“Who forgives all your iniquity, Who heals all your diseases, Who redeems your life from the Pit, Who crowns you with steadfast love and mercy.”(RSV)
“It is as the apple tree among the trees of the wood, and its golden fruit has a flavour such as no fruit ever bears unless it has been ripened in the full sunshine of mercy.”1
The Psalmist here is David and it may be said that this was the apex of the benediction in David’s soul, in gratitude to God’s mercy. It is so because David fastens his praises in the deep sense of his sinful depravity. Oh how man has mastered the power of denial and fancied himself to be more than his heart tells him he is. When all the paraphernalia and lace he has draped himself in has been removed, it is his own heart that has deceived him, it is his own heart that has told him that he is something he is not. The prophet Jeremiah frankly reminds us of our desperation; “The heart is deceitful above all things, And desperately wicked; Who can know it?”(Jer. 17:9) Amazingly, even the mind is left to wonder at the complexity of evil that lies in the deep recesses of my heart. It lurks, it haunts the corridors and halls of the heart, it is cold and gradually, relentlessly draws colder and callous as his days linger. The heart of man is desperately wicked and we need to reflect seriously on the malice and hate that rushes across the courses of our thoughts. As the wisdom of the writer of Proverbs has told us; “As in water face reflects face, So a man’s heart reveals the man.” (Prov. 27:19)
But this is the backdrop for the splendor of God’s mercy. This grotesque depravity is the impetus for David’s awakening to the human frailty that plagues the flesh and soul of man and causes him to erupt into praises to God for the unfathomable brilliance of God’s mercy to him. David says in verses 1and 2; “Bless the Lord, O my soul, And all that is within me, bless His holy name. Bless the Lord, O my soul, And forget none of His benefits.” The great 19th century preacher, Charles H. Spurgeon has said; “Redemption will ever constitute one of the sweetest notes in the Believer’s grateful song.”2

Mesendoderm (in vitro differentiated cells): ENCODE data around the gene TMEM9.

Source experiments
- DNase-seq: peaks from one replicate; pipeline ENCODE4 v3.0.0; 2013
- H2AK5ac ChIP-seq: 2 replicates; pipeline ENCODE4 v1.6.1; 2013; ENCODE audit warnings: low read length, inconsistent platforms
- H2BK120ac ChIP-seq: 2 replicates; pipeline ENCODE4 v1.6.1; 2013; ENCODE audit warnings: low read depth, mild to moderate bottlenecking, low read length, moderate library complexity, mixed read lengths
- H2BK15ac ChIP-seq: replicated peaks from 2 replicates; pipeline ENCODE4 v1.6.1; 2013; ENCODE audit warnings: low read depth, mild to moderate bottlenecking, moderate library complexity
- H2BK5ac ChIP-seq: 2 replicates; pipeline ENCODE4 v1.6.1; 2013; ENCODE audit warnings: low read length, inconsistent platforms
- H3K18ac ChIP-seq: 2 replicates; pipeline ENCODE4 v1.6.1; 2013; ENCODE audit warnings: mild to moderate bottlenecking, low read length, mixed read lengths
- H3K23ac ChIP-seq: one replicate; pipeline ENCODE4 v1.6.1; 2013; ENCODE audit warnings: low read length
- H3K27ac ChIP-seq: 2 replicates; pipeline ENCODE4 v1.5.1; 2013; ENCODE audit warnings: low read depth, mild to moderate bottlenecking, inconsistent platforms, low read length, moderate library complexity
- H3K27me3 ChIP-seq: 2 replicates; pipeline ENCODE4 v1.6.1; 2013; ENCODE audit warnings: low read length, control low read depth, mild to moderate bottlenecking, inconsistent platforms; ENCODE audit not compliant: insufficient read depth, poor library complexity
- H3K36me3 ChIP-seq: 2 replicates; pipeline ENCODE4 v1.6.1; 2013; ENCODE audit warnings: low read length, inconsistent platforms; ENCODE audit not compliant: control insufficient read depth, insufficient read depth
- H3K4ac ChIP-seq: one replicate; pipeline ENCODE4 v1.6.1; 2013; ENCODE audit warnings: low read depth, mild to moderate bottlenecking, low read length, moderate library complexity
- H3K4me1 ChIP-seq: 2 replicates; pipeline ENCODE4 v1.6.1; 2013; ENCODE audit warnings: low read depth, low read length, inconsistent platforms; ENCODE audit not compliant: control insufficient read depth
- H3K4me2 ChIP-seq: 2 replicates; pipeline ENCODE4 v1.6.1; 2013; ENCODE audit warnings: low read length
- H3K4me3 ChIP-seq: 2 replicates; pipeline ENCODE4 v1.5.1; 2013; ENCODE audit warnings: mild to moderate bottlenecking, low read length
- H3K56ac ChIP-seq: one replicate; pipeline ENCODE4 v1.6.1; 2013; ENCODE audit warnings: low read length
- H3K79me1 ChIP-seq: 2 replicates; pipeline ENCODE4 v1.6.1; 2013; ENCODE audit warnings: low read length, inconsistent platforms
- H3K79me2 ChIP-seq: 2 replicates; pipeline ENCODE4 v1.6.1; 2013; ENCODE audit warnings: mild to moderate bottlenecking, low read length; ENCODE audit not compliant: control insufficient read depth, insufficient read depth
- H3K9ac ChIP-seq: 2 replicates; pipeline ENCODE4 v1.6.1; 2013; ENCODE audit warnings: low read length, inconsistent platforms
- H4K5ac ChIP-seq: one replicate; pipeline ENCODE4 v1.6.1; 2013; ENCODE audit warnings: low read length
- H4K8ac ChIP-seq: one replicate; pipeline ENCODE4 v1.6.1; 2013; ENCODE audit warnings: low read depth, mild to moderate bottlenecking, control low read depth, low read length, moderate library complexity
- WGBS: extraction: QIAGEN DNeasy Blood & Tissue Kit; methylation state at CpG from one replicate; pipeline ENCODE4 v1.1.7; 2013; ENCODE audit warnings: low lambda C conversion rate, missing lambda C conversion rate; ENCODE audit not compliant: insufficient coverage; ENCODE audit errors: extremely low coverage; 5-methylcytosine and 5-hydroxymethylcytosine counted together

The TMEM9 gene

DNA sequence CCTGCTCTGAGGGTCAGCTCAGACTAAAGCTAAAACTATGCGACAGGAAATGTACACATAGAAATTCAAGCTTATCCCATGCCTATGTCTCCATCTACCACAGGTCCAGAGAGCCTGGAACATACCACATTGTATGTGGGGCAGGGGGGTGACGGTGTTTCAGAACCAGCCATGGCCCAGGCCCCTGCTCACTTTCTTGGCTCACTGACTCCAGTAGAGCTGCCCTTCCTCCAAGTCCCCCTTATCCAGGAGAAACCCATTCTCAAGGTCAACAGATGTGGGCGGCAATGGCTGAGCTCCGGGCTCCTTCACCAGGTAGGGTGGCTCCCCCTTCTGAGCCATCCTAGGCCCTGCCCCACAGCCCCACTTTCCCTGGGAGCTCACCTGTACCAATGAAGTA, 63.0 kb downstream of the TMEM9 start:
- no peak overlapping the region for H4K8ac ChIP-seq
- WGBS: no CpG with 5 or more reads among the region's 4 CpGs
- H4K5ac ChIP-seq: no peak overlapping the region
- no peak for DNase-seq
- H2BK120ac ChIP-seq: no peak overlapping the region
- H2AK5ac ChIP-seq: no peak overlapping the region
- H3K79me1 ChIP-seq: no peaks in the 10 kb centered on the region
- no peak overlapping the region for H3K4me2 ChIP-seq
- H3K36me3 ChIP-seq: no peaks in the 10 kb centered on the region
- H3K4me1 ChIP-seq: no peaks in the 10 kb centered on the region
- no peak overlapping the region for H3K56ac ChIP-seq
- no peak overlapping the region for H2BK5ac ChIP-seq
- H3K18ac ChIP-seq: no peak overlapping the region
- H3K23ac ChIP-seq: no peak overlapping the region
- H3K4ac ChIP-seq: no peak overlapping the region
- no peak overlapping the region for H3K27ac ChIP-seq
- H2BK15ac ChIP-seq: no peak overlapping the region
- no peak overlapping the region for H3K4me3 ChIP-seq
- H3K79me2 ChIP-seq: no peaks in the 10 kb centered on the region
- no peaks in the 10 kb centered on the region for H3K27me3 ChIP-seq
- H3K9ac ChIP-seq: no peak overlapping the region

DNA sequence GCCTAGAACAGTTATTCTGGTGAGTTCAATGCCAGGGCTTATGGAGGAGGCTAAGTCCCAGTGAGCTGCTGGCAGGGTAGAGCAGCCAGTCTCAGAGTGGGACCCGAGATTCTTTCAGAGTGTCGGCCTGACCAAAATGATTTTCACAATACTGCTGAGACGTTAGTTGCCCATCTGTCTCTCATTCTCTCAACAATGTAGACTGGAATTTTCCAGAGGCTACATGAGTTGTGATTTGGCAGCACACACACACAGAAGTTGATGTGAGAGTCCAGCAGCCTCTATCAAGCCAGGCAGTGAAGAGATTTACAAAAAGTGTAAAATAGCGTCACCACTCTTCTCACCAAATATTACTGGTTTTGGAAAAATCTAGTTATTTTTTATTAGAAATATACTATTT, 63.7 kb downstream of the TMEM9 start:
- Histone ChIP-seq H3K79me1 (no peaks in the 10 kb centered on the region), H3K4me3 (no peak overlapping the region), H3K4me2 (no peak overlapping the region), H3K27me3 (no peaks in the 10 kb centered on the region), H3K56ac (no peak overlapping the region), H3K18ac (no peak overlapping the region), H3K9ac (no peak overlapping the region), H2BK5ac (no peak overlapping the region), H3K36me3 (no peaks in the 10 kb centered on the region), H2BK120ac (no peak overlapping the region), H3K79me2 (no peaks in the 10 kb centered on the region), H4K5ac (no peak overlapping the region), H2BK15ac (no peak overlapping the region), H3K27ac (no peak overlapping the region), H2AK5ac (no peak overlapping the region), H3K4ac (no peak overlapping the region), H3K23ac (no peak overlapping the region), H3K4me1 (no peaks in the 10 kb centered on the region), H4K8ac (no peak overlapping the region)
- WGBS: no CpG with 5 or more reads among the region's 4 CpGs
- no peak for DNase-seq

So, in the great cosmic equation of the human soul, David says the comprehension of human depravity plus human frailty equals gratitude to God. It is in the context of this humility that God delights to pardon the iniquities of my soul and heals me of the diseases that have afflicted my heart. This is the notion of the Psalmist as he bursts into the exhilarative praises to God for His pardon, healing, redemption. So he says; “Bless the Lord, O my soul, And all that is within me, bless His holy name.” (Ps. 103:1) The quiet puritan divine, John Flavel states it thus; “If light be pleasant to our eyes, how pleasant is that light of life springing from the Sun of righteousness! If a pardon be sweet to a condemned malefactor, how sweet must the poured out blood of Jesus be to the trembling conscience of a law-condemned sinner? If a rescue from a cruel tyrant be sweet to a poor captive, how sweet must it be to the ears of enslaved sinners to hear the voice of liberty and deliverance proclaimed by Jesus Christ?3”
Indeed, one can only struggle to imagine with David the great extent to which the sunshine of God’s mercy spreads if we remain shackled by the chains of deception and shrouded in the spiritual darkness of human pride. But if we acquiesce to sacrifice our pride and ignore the lies of a world bent on its own narcissistic lusts, then we find our place beside David in ebullitions of praise to God for the resplendence of His mercies. Here is the hymn of the soul who has found pardon and redemption at the hand of God’s mercy. Here is the paean of the one who has been crowned with the lovingkindness and compassion of the Sovereign of the universe. The brilliance of God’s mercy, like the sunburst in the midst of grey sky, bears unusual warmth and overwhelming brightness that though we might not look directly upon it, yet we find our great delight in Him. Do we boom out with utter abandonment in our praises of God’s mercy, or are our lips struck by the silence of obliviousness?
Dribble from the pen
The Rev. Ray Druckenmiller is the Pastor at Manning Community Church.